bigfish5

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I have the black and red trustfires, and I guessing they will not fit. If I cut 2mm off of the spring I think it should still work with all other batteries shouldn't it?
 

hazna

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IMO just buy a new set of blue protected trustfires. They're not that expensive, and its cheaper than stuffing up your light and needing to buy a new one...
 

yellow

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where does that SILLY idea of cutting a spring come from?

* take Your finger / any tool and push down the spring,
* if it can be pushed down completely into its "housing" - something I would bet on - then cutting it is totally useless
(and also dumb, sorry!
Even when something is typed anywhere in the internet, one should still use his/her mind be4 accepting everything, especially when the topic is technical and not mystique)
:rolleyes:

when that spring can be pushed down totally, imho a sure thing, and the cell does not fit,
then the only way is to remove the interiors of the tailcap and try to shorten the parts there
BUT
when the "end" of the inside threading of the tailcap is where the battery is stuck, then one quick solution were:
insert some kind of "body extension", usually between front part and body, because that part is not moved as often as tailcap.
(... PS: bent piece of copper wire ...)
 

bigfish5

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where does that SILLY idea of cutting a spring come from?

* take Your finger / any tool and push down the spring,
* if it can be pushed down completely into its "housing" - something I would bet on - then cutting it is totally useless
(and also dumb, sorry!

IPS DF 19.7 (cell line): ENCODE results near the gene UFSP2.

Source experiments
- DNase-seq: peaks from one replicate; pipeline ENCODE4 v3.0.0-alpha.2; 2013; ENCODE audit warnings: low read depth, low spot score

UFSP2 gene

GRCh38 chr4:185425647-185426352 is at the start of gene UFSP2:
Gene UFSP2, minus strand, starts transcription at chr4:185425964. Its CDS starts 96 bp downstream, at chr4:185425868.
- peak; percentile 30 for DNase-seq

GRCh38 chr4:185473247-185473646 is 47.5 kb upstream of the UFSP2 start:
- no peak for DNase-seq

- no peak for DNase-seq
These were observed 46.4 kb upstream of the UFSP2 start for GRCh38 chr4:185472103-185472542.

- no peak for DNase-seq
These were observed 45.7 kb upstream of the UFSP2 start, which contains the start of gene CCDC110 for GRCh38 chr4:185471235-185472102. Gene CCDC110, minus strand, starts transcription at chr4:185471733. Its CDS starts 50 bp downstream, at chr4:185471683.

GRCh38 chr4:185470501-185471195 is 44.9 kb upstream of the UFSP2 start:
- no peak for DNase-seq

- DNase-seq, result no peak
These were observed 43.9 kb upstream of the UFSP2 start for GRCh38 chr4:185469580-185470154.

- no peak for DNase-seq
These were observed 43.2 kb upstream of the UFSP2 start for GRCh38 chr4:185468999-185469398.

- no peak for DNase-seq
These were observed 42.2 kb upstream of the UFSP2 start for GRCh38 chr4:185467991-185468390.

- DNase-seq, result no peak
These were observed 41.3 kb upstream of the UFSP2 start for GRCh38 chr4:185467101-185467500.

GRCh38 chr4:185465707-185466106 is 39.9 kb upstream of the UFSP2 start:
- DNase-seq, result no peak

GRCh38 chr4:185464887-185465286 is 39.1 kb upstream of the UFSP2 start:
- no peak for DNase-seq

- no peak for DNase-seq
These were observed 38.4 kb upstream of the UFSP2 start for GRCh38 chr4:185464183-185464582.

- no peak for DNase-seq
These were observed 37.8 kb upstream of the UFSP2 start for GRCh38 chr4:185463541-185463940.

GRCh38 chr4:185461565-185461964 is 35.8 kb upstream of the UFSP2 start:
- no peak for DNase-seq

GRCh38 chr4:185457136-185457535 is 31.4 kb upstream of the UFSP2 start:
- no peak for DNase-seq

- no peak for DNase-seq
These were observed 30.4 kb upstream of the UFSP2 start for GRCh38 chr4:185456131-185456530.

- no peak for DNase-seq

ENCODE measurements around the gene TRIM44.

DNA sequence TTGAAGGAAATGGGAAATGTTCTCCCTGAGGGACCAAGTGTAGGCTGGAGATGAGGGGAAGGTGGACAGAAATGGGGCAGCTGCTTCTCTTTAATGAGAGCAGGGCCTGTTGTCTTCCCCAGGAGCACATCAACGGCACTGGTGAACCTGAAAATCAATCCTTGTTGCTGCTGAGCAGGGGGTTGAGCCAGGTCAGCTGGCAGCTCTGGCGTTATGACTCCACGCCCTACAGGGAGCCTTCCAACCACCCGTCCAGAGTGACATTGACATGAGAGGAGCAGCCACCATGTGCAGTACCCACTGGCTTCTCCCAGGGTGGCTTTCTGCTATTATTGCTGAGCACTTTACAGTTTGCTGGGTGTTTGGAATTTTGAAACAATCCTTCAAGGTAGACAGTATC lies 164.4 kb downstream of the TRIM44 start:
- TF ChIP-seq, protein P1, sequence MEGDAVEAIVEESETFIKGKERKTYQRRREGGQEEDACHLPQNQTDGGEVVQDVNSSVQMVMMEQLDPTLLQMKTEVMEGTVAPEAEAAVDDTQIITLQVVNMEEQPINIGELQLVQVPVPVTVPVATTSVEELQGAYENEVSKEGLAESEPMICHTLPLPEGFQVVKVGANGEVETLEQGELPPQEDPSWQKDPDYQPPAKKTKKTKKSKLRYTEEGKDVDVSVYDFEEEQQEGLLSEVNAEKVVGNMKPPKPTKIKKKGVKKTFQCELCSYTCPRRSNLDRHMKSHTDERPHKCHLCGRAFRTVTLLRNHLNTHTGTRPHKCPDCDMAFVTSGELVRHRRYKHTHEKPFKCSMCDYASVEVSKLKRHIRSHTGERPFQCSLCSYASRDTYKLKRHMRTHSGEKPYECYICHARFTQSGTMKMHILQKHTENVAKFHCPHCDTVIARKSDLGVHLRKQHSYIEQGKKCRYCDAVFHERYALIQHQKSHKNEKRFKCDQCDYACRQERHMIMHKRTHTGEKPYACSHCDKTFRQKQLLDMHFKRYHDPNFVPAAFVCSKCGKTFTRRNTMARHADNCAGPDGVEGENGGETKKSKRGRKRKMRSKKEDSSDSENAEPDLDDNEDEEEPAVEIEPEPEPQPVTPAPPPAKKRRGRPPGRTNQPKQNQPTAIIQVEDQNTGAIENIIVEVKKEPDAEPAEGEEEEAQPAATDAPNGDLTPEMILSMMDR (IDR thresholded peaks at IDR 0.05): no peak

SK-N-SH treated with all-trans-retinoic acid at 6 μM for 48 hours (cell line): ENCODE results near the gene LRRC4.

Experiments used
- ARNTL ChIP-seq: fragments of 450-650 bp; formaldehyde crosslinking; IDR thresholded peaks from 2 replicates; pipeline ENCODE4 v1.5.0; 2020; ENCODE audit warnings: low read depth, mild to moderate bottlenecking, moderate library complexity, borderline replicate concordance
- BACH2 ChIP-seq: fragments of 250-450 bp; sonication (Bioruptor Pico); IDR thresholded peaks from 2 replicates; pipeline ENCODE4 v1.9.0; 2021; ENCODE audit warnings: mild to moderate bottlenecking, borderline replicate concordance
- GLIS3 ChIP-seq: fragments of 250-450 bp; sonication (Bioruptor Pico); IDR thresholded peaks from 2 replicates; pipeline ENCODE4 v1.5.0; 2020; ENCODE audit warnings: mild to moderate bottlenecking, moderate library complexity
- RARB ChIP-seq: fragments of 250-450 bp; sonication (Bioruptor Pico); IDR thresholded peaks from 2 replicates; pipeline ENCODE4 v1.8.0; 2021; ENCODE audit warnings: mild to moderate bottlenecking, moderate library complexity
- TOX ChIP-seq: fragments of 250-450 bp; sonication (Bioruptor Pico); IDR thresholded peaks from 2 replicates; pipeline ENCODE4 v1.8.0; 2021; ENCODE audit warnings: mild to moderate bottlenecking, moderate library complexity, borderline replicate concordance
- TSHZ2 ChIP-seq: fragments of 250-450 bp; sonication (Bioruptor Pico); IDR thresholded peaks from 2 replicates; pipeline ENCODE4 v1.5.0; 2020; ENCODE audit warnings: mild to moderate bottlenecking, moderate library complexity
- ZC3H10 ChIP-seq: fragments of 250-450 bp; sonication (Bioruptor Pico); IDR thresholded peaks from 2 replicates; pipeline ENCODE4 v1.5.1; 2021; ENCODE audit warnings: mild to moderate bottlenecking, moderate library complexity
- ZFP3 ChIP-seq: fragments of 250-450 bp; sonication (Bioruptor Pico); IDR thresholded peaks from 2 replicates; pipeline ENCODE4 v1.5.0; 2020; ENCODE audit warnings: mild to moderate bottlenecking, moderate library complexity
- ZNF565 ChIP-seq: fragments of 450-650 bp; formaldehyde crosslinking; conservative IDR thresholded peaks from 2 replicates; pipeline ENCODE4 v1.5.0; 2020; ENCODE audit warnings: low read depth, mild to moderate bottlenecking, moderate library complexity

Even when something is typed anywhere in the internet, one should still use his/her mind be4 accepting everything, especially when the topic is technical and not mystique)
:rolleyes:

when that spring can be pushed down totally, imho a sure thing, and the cell does not fit,
then the only way is to remove the interiors of the tailcap and try to shorten the parts there
I have admit, after reading this cutting the spring does not seem to make any sense. Bit it is a regular topic of conversation when talking about d10s. I figured the cut would somehow let the spring fold down all the way? Oh well.
BUT
when the "end" of the inside threading of the tailcap is where the battery is stuck, then one quick solution were:
insert some kind of "body extension", usually between front part and body, because that part is not moved as often as tailcap.
(... PS: bent piece of copper wire ...)
 

jorn

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where does that SILLY idea of cutting a spring come from?
Prob from a quark mini aa thread. Where this trick actually works. (because when you compress it, the spring may coil on top of itself. When you cut some mm of the base of the spring, it dont. This way you gain more room for the 14500.) I guess im silly, but atlest i now got room for my AW14500 in my quark mini:devil: I dont feel silly when altering lights to suit my need's. :tinfoil:

I dont think cutting the spring will help on the crelant 7g. If you can fully compress the spring all the way down to the retaining ring, cutting it wont help.
 

bigfish5

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I guess I should know in a couple of days. When mine gets here I will push down on the spring and see if it totally collapses , or if it stacks up on itself.
 

Joe Hone

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One of the key factors in the industrial revolution was standardisation, why are we loosing this now?

Good question. NiMh are larger than alkalines - use a micrometer and give it a go - both longer and larger in circumference. I have several older lights with multiple AA configurations that won't take NiMh. :scowl: Then when you get to l-ion, the sizes are all over the place.